Knowledge statements and belief statements: how do their differences matter for Science Education

ATHANASSIOS RAFTOPOULOS

Abstract

In this paper, I examine first the way knowledge-statements and belief-statements are questioned in ordinary language. The former are questioned by “how do you know?” questions, while the latter are questioned by “why do you believe?” questions. The answers to these questions are different. In the former case, one replies by providing the reasons that justify their being in position to know, whereas in the latter case, one replies by adducing the evidence for their statement. Then, I explore the epistemological repercussions of the difference in ordinary usage between the verbs ‘to know’ and ‘to believe’ and, drawing on these, I discuss the implication for science teaching.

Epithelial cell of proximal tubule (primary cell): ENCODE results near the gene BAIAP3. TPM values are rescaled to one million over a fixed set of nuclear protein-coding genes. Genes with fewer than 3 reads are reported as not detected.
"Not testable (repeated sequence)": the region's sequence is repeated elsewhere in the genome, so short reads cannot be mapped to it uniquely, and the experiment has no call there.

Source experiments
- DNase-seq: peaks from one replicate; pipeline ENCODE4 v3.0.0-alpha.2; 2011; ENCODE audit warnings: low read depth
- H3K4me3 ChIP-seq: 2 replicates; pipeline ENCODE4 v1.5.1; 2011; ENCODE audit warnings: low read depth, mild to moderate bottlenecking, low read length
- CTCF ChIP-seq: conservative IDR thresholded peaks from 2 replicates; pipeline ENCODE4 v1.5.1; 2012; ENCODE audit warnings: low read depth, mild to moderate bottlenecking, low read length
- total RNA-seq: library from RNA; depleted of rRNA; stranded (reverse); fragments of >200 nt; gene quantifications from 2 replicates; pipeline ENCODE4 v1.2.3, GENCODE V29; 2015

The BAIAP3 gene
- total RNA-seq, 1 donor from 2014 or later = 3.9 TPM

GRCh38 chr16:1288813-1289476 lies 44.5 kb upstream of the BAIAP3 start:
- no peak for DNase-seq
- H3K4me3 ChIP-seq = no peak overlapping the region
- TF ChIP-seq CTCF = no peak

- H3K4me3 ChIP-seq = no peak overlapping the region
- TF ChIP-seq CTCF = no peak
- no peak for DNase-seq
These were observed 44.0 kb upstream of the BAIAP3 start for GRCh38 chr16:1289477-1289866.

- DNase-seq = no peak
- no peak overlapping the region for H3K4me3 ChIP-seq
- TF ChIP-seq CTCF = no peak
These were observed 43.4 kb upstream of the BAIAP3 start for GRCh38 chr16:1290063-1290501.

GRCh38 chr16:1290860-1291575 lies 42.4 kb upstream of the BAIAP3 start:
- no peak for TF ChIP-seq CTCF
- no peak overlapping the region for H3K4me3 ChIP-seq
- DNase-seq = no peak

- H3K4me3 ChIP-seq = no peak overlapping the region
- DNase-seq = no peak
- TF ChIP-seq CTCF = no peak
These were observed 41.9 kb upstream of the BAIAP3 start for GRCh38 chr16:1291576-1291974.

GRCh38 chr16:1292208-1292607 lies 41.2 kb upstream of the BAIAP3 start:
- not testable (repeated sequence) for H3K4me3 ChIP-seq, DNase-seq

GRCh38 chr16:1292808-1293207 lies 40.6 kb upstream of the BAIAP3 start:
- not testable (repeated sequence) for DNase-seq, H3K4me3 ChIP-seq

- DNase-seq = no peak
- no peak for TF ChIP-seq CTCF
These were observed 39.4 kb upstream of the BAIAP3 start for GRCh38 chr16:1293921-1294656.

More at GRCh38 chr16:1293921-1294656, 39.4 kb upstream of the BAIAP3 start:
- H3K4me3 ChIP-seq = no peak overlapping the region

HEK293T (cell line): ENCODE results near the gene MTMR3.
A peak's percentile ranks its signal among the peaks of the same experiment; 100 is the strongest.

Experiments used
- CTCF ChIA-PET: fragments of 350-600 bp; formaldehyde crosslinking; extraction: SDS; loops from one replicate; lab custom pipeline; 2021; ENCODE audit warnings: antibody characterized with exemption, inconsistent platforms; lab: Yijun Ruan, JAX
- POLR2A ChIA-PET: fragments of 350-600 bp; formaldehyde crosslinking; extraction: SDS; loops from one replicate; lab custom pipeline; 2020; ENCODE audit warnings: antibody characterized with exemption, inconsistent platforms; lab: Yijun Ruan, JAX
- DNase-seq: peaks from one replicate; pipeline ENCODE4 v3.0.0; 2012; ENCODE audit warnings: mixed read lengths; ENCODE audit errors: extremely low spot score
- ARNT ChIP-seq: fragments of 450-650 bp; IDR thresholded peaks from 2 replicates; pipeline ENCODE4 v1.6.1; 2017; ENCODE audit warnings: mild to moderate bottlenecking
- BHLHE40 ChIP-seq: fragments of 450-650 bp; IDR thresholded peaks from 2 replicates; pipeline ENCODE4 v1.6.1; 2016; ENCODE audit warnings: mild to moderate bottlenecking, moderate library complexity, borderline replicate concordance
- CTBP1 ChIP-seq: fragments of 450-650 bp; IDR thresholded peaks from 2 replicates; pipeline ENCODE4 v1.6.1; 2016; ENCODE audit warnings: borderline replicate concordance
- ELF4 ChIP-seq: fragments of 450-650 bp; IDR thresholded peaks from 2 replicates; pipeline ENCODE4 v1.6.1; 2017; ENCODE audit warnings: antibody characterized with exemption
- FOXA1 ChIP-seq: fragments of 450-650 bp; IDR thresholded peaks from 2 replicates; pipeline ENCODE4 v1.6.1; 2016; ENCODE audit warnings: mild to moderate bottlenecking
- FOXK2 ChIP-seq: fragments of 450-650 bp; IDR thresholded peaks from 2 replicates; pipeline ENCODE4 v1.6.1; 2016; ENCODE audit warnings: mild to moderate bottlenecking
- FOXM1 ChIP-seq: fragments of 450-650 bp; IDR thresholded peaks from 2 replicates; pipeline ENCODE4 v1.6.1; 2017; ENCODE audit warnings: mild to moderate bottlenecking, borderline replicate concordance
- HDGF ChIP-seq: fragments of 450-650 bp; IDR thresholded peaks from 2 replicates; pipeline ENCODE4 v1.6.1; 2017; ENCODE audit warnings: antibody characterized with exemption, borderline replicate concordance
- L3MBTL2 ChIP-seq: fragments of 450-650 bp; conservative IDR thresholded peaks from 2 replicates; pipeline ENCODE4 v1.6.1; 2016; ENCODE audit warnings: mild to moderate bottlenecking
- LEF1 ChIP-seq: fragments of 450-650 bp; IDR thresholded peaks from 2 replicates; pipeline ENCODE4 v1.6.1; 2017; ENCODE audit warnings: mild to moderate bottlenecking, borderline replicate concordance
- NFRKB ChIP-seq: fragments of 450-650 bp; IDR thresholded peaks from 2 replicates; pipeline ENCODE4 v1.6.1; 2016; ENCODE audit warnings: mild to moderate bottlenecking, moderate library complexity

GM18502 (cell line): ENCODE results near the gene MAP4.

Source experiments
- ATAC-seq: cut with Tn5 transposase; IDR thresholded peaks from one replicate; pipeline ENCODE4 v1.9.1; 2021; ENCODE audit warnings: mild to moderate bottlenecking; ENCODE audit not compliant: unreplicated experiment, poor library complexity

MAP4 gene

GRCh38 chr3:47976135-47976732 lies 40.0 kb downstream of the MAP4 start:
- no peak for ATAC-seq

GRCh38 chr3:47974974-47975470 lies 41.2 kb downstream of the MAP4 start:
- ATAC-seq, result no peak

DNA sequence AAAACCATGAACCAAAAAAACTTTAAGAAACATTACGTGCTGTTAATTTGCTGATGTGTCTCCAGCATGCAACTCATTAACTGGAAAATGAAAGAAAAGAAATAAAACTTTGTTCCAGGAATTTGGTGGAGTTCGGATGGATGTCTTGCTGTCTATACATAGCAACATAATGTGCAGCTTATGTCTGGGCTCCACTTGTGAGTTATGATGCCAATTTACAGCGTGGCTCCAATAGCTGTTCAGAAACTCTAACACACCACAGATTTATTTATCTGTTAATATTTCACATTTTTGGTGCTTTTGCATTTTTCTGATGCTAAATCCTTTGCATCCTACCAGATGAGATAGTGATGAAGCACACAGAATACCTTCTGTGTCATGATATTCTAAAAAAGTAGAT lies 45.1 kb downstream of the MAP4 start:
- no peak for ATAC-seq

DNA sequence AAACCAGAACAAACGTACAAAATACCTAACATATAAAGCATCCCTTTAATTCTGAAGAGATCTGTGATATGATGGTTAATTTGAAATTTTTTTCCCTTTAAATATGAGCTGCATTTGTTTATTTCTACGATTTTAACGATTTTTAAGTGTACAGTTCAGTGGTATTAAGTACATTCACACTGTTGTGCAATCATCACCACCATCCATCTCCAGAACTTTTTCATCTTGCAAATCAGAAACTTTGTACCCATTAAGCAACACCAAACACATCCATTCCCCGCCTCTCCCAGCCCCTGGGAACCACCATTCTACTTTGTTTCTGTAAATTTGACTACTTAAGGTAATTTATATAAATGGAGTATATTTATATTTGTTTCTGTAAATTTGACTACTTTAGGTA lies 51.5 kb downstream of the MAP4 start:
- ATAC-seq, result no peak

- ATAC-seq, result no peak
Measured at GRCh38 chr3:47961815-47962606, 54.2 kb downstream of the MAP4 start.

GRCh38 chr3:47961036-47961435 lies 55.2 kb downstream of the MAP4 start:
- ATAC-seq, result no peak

Keywords

Why-questions, knowledge-statements, belief-statements, epistemic status of scientific theories

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References

Austin, J. R. (1946/1974). On other minds. In J. Urmson & J. Warnock (Eds), Philosophical Papers, Oxford: Oxford University Press.

Belnap, Jr. N. D., & Steel, Jr. J. B. (1976). The logic of Questions and Answers. New Haven: Yale University Press.

Van-Fraassen, B. (1980). The Pragmatic Theory of Explanation. In J. C. Pitt (ed.), Theories of Explanation (pp. 136-155), New York: Oxford University Press.


DOI: https://doi.org/10.26220/rev.2213

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